Kit Parker, a Harvard professor of bioengineering and applied physics who served in Afghanistan as a lieutenant colonel in the U.S. Army Reserve, shares his thoughts as the war officially comes to an end.
KIT PARKER: I don't want to speak for all veterans, I don't want to speak for veterans, but I'm so sick of being told, thank you for your service. I'm so sick of it. When 9/11 happened, my unit got deployed into Afghanistan. So I took a year to go fight. 2002, we were running missions in civilian clothes and pickup trucks. We weren't doing nation building. We were looking for bad guys. We were trying to feed hungry kids. This was before the influx of money. So you got to see pure, raw Afghanistan in those villages.
I thought it was tough in 2003. It was rougher in 2009. We had industrialized the war and all this money was pouring in for reconstruction projects. So we were unfortunately, in a paradigm of money as a weapons system, putting money against problems, thinking that we were going to buy friends. And anyone who's been involved in like a dating life, can tell you money as an enticement to build a relationship on is not going to give you a relationship of much depth. And we did exactly that in Afghanistan for two decades.
You know, there's two armies. There's fighting army and there's Beltway army. And don't think that they're the same. And I don't know at one point in time when people in the army, at what rank they started drinking the Kool-Aid of reconstruction. I was lower down on the totem pole when I got there and I wasn't seeing it. You'd go to the school and there'd be like one girl enrolled in the school. And you walk out of there thinking, right on. That's some real courage on the part of that family. You want to believe it can change.
And then you drive to another village an hour and a half away and you see things that I don't want to talk about today. And you think, it's never going to change. The dots aren't connecting. You're not seeing the trajectory where they're going to move towards civil society and the rule of law. I think that that was the biggest problem, is that no one was asking the hard questions about Afghanistan, and no one was asking the hard questions about ourselves.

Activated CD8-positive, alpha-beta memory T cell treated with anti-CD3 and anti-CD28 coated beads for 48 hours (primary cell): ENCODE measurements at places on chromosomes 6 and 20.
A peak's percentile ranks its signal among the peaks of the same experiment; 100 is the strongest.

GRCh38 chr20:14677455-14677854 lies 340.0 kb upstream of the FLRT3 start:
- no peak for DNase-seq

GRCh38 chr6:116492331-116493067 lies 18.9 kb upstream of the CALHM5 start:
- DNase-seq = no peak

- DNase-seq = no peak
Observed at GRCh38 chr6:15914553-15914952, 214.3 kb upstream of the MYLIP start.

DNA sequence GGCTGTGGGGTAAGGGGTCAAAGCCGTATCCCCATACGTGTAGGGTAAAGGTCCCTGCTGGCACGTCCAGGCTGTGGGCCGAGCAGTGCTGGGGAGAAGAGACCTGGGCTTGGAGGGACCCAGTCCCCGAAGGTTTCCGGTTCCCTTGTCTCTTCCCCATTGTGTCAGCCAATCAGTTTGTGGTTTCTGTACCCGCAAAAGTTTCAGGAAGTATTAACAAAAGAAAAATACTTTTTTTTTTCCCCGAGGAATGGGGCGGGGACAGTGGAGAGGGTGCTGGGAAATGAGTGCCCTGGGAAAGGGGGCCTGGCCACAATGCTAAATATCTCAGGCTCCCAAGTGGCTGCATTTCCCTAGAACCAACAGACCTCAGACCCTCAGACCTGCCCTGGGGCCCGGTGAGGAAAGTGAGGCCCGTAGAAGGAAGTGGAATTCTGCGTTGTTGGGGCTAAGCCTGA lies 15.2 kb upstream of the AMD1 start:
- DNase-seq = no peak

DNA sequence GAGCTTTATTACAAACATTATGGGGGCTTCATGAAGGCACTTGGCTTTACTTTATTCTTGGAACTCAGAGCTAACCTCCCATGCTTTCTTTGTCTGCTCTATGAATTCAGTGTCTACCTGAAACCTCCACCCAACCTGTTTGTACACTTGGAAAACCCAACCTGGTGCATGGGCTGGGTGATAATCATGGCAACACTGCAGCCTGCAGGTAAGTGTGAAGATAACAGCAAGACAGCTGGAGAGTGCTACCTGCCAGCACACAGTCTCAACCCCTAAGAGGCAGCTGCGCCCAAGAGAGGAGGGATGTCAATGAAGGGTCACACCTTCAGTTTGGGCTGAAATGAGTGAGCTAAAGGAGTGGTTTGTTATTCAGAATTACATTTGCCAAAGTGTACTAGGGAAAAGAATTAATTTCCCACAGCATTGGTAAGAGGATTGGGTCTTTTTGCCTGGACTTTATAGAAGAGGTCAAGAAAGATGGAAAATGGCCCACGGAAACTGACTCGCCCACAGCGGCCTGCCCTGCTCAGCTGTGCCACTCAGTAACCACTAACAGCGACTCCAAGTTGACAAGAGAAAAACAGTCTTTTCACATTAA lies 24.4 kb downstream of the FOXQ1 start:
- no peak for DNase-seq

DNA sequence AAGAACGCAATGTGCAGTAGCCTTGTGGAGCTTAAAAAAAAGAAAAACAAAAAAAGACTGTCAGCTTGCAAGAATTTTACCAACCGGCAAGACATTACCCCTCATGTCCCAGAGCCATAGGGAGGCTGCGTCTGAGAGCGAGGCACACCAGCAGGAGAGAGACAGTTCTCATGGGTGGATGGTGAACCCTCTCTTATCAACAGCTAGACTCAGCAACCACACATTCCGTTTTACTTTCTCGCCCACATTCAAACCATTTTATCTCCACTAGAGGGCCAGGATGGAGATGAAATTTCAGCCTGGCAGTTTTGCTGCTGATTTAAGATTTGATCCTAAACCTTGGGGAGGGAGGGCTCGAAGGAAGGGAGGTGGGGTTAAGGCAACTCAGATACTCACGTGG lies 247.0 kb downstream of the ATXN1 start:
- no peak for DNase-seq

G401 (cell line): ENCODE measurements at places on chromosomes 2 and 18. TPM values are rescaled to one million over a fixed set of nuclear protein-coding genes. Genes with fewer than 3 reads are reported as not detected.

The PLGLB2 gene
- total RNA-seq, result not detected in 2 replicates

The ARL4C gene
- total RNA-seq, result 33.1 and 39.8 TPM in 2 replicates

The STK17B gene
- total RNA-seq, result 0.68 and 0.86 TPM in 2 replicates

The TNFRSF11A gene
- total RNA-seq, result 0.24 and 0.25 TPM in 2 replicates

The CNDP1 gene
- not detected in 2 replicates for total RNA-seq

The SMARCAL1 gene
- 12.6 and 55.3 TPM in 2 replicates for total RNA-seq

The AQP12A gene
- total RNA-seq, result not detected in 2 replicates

What does it take for us to maintain the democracy? What kind of commitment are we willing to show? Do we really want to fight an idea? Do we really want to impress our cultural values and our system of leadership and running a nation on another culture that might not want that? We just made this ignorant assumption that, hey, don't you want to be like us? The first problem is not in Afghanistan or in Pakistan. The first problem is here in the way we as a nation accept responsibilities as individuals for our nation's fate and our nation's actions.
Who is accountable for losing the war? Is it the president? Are we holding Congress accountable? Are we holding all these generals accountable? One of my colleagues in the military wrote a piece one time that a private who loses a rifle suffers a greater punishment than a general who loses a war. That's true! That's true. I've had so many phone calls from civilians asking me how I felt about this.
I just want to say, how do you feel about it? What did you do for 20 years? Where were you? Where was your skin in the game? Did you get a piece of this war? After 9/11, what did you do? And we broke it. You got to own it. This, we broke this war model that we tried in Afghanistan, and we as Americans need all the responsibility of that and we need to endeavor to make sure it doesn't happen again.